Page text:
7. Salerno F, Cazzaniga M, Merli M, et al. Diagnosis, treatment and survival of patients with hepatorenal syndrome: a survey on daily medical practice. J Hepatol. 2011 Dec. 55(6):1241-8. [Medline].

  8. Stadlbauer V, Mookerjee RP, Hodges S, Wright GA, Davies NA, Jalan R. Effect of probiotic treatment on deranged neutrophil function and cytokine responses in patients with compensated alcoholic cirrhosis. J Hepatol. 2008 Jun. 48(6):945-51. [Medline].

  9. Arroyo V, Gines P, Gerbes AL, et al. Definition and diagnostic criteria of refractory ascites and hepatorenal syndrome in cirrhosis. International Ascites Club. Hepatology. 1996 Jan. 23(1):164-76. [Medline].

  10. Salerno F, Gerbes A, Gines P, Wong F, Arroyo V. Diagnosis, prevention and treatment of hepatorenal syndrome in cirrhosis. Gut. 2007 Sep. 56(9):1310-8. [Medline]. [Full Text].

  11. Remer EM, Papanicolaou N, Casalino DD, et al, for the Expert Panel on Urologic Imaging. ACR appropriateness criteria renal failure [online publication]. Reston, Va: American College of Radiology (ACR); 2013. Available at Accessed: March 19, 2015.

  12. Nassar Junior AP, Farias AQ, D' Albuquerque LA, Carrilho FJ, Malbouisson LM. Terlipressin versus Norepinephrine in the Treatment of Hepatorenal Syndrome: A Systematic Review and Meta-Analysis. PLoS One. 2014. 9(9):e107466. [Medline]. [Full Text].

  13. Parson CE, Nelson R, Book L, Jensen MK. The use of renal replacement therapy in infants and children with hepatorenal syndrome awaiting liver transplantation: A case control study. Liver Transpl. 2014 Sep 1. [Medline].

  14. Guevara M, Gines P, Bandi JC, et al. Transjugular intrahepatic portosystemic shunt in hepatorenal syndrome: effects on renal function and vasoactive systems. Hepatology. 1998 Aug. 28(2):416-22. [Medline].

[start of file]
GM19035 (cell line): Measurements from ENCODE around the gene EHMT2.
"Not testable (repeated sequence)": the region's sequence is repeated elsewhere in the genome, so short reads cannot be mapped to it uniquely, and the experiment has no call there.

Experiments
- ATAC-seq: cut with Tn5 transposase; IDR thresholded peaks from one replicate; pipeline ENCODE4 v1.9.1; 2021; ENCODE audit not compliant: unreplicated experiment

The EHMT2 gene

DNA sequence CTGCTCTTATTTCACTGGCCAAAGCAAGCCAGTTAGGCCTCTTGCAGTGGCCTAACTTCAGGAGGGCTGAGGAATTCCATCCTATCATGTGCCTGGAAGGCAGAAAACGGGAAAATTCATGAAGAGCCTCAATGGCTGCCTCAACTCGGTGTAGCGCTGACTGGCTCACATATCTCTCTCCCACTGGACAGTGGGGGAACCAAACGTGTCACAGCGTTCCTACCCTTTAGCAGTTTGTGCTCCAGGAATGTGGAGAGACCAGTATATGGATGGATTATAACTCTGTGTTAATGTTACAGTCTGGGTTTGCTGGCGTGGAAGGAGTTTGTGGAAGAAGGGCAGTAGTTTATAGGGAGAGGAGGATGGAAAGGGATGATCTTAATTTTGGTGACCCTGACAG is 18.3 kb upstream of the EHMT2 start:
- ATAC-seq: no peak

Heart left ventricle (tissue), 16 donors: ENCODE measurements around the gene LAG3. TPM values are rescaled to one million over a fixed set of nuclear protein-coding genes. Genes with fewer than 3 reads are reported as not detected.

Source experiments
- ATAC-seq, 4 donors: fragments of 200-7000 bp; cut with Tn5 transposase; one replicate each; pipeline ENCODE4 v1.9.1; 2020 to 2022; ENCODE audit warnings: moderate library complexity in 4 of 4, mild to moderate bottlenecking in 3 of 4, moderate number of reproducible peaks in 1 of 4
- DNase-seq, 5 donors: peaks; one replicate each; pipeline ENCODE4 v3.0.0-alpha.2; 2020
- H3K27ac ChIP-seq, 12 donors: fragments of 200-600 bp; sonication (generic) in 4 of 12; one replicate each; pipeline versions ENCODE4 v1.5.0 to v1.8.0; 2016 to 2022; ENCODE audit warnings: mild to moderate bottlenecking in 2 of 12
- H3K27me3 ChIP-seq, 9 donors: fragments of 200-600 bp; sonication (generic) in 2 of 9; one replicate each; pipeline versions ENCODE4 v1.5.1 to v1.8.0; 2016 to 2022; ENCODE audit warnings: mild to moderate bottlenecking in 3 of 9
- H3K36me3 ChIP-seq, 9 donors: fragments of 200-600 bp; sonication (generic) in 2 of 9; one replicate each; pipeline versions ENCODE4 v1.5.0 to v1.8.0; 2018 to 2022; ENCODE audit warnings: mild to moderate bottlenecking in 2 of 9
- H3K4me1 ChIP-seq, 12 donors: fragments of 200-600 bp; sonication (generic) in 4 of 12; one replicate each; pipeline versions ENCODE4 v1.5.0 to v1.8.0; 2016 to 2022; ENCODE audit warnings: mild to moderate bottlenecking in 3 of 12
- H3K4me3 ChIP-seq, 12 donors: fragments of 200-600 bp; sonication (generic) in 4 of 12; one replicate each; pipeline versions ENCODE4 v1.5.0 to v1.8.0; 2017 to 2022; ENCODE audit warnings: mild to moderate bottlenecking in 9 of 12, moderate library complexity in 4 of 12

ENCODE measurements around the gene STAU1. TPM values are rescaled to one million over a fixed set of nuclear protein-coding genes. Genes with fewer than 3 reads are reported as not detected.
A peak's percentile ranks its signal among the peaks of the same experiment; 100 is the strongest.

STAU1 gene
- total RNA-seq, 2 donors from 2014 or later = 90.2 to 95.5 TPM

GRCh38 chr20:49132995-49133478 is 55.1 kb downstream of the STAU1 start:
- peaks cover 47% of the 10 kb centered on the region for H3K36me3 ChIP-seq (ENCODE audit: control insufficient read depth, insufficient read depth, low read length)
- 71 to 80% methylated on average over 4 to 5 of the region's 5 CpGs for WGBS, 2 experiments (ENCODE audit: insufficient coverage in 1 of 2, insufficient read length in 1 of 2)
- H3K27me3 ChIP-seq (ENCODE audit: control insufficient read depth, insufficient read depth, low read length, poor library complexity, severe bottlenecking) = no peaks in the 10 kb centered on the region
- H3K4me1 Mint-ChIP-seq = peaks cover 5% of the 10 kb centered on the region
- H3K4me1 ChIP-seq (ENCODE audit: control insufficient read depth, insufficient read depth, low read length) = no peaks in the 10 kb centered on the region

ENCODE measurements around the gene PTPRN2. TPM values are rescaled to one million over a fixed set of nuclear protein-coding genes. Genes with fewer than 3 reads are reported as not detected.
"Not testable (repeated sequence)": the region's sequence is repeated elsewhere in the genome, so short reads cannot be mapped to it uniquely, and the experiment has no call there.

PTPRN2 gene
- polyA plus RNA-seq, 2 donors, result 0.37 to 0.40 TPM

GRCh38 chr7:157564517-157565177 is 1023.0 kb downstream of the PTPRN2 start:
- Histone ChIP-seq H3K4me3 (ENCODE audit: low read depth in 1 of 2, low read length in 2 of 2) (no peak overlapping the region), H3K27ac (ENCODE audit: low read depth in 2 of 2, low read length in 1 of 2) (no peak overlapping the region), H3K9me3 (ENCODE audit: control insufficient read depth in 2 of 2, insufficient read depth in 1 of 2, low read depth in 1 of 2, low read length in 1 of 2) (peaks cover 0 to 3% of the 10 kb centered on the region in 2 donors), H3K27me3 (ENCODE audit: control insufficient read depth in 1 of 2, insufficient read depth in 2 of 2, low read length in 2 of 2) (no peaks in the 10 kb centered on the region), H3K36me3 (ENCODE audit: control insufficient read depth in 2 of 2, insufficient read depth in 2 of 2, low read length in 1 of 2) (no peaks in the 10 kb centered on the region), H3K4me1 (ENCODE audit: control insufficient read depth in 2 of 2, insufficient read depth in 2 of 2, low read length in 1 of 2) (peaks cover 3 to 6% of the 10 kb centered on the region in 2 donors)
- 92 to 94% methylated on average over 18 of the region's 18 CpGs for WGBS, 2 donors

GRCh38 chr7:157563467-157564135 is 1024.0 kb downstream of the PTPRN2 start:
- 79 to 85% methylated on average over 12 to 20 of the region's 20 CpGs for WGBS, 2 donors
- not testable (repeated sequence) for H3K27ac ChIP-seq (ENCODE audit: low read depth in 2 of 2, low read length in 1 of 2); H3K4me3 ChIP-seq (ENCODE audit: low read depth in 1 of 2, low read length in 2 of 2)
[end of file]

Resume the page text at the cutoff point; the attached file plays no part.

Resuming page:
15. Brensing KA, Textor J, Perz J, Schiedermaier P, Raab P, Strunk H. Long term outcome after transjugular intrahepatic portosystemic stent-shunt in non-transplant cirrhotics with hepatorenal syndrome: a phase II study. Gut. 2000 Aug. 47(2):288-95. [Medline].

  16. Guerrini GP, Pleguezuelo M, Maimone S, et al. Impact of tips preliver transplantation for the outcome posttransplantation. Am J Transplant. 2009 Jan. 9(1):192-200. [Medline].

  17. Davenport A. Renal replacement therapy in the patient with acute brain injury. Am J Kidney Dis. 2001 Mar. 37(3):457-66. [Medline].

  18. Alessandria C, Debernardi-Venon W, Carello M, Ceretto S, Rizzetto M, Marzano A. Midodrine in the prevention of hepatorenal syndrome type 2 recurrence: a case-control study. Dig Liver Dis. 2009 Apr. 41(4):298-302. [Medline].

  19. Alessandria C, Ottobrelli A, Debernardi-Venon W, Todros L, Cerenzia MT, Martini S. Noradrenalin vs terlipressin in patients with hepatorenal syndrome: a prospective, randomized, unblinded, pilot study. J Hepatol. 2007 Oct. 47(4):499-505. [Medline].

  20. Barnardo DE, Baldus WP, Maher FT. Effects of dopamine on renal function in patients with cirrhosis. Gastroenterology. 1970 Apr. 58(4):524-31. [Medline].

  21. Bataller R, Sort P, Gines P, Arroyo V. Hepatorenal syndrome: definition, pathophysiology, clinical features and management. Kidney Int Suppl. 1998 May. 66:S47-53. [Medline].

  22. [Guideline] Bush WH Jr, Choyke PL, Bluth RI, et al. Renal failure. ACR Appropriateness Criteria renal failure. 2005. [Full Text].

  23. Cardenas A. Hepatorenal syndrome: a dreaded complication of end-stage liver disease. Am J Gastroenterol. 2005 Feb. 100(2):460-7. [Medline].

  24. Carl DE, Sanyal A. The management of hepatorenal syndrome. Minerva Gastroenterol Dietol. 2009 Jun. 55(2):207-26. [Medline].